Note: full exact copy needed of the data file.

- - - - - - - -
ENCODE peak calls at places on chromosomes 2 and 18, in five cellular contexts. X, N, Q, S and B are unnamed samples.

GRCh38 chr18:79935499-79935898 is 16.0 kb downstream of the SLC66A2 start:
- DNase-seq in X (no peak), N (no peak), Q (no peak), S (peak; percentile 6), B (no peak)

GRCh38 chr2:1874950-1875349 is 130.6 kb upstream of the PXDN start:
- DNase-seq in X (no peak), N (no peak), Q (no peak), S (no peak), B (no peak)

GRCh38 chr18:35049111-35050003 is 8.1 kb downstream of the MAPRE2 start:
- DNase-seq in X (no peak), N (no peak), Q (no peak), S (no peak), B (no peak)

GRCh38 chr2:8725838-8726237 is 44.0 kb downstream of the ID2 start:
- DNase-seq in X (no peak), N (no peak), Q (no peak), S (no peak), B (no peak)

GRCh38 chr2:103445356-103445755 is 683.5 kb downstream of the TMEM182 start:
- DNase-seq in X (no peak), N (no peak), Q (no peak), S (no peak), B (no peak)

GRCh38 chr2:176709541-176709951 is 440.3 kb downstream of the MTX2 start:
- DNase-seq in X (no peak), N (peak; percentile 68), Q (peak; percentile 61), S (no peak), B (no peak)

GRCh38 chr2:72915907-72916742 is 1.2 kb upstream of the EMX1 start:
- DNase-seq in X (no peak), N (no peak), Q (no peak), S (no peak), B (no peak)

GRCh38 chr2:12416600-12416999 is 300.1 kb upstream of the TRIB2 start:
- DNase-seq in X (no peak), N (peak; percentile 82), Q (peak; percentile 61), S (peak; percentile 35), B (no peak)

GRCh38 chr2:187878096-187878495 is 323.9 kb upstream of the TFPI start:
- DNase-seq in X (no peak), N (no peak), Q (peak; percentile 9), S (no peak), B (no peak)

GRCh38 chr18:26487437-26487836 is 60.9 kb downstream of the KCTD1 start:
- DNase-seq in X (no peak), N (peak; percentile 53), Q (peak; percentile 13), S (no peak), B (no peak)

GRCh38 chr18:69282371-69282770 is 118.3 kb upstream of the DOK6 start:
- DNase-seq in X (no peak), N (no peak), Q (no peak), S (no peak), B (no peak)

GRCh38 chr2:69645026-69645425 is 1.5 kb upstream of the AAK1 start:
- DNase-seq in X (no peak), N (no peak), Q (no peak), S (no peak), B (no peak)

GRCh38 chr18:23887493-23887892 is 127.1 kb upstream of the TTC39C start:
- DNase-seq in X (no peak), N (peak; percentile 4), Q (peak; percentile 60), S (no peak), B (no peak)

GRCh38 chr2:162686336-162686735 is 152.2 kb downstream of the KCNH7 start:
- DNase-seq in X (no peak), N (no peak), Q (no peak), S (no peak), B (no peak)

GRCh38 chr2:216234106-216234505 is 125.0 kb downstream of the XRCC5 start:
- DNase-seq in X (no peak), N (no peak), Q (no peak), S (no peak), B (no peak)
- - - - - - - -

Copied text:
ENCODE peak calls at places on chromosomes 2 and 18, in five cellular contexts. X, N, Q, S and B are unnamed samples.

GRCh38 chr18:79935499-79935898 is 16.0 kb downstream of the SLC66A2 start:
- DNase-seq in X (no peak), N (no peak), Q (no peak), S (peak; percentile 6), B (no peak)

GRCh38 chr2:1874950-1875349 is 130.6 kb upstream of the PXDN start:
- DNase-seq in X (no peak), N (no peak), Q (no peak), S (no peak), B (no peak)

GRCh38 chr18:35049111-35050003 is 8.1 kb downstream of the MAPRE2 start:
- DNase-seq in X (no peak), N (no peak), Q (no peak), S (no peak), B (no peak)

GRCh38 chr2:8725838-8726237 is 44.0 kb downstream of the ID2 start:
- DNase-seq in X (no peak), N (no peak), Q (no peak), S (no peak), B (no peak)

GRCh38 chr2:103445356-103445755 is 683.5 kb downstream of the TMEM182 start:
- DNase-seq in X (no peak), N (no peak), Q (no peak), S (no peak), B (no peak)

GRCh38 chr2:176709541-176709951 is 440.3 kb downstream of the MTX2 start:
- DNase-seq in X (no peak), N (peak; percentile 68), Q (peak; percentile 61), S (no peak), B (no peak)

GRCh38 chr2:72915907-72916742 is 1.2 kb upstream of the EMX1 start:
- DNase-seq in X (no peak), N (no peak), Q (no peak), S (no peak), B (no peak)

GRCh38 chr2:12416600-12416999 is 300.1 kb upstream of the TRIB2 start:
- DNase-seq in X (no peak), N (peak; percentile 82), Q (peak; percentile 61), S (peak; percentile 35), B (no peak)

GRCh38 chr2:187878096-187878495 is 323.9 kb upstream of the TFPI start:
- DNase-seq in X (no peak), N (no peak), Q (peak; percentile 9), S (no peak), B (no peak)

GRCh38 chr18:26487437-26487836 is 60.9 kb downstream of the KCTD1 start:
- DNase-seq in X (no peak), N (peak; percentile 53), Q (peak; percentile 13), S (no peak), B (no peak)

GRCh38 chr18:69282371-69282770 is 118.3 kb upstream of the DOK6 start:
- DNase-seq in X (no peak), N (no peak), Q (no peak), S (no peak), B (no peak)

GRCh38 chr2:69645026-69645425 is 1.5 kb upstream of the AAK1 start:
- DNase-seq in X (no peak), N (no peak), Q (no peak), S (no peak), B (no peak)

GRCh38 chr18:23887493-23887892 is 127.1 kb upstream of the TTC39C start:
- DNase-seq in X (no peak), N (peak; percentile 4), Q (peak; percentile 60), S (no peak), B (no peak)

GRCh38 chr2:162686336-162686735 is 152.2 kb downstream of the KCNH7 start:
- DNase-seq in X (no peak), N (no peak), Q (no peak), S (no peak), B (no peak)

GRCh38 chr2:216234106-216234505 is 125.0 kb downstream of the XRCC5 start:
- DNase-seq in X (no peak), N (no peak), Q (no peak), S (no peak), B (no peak)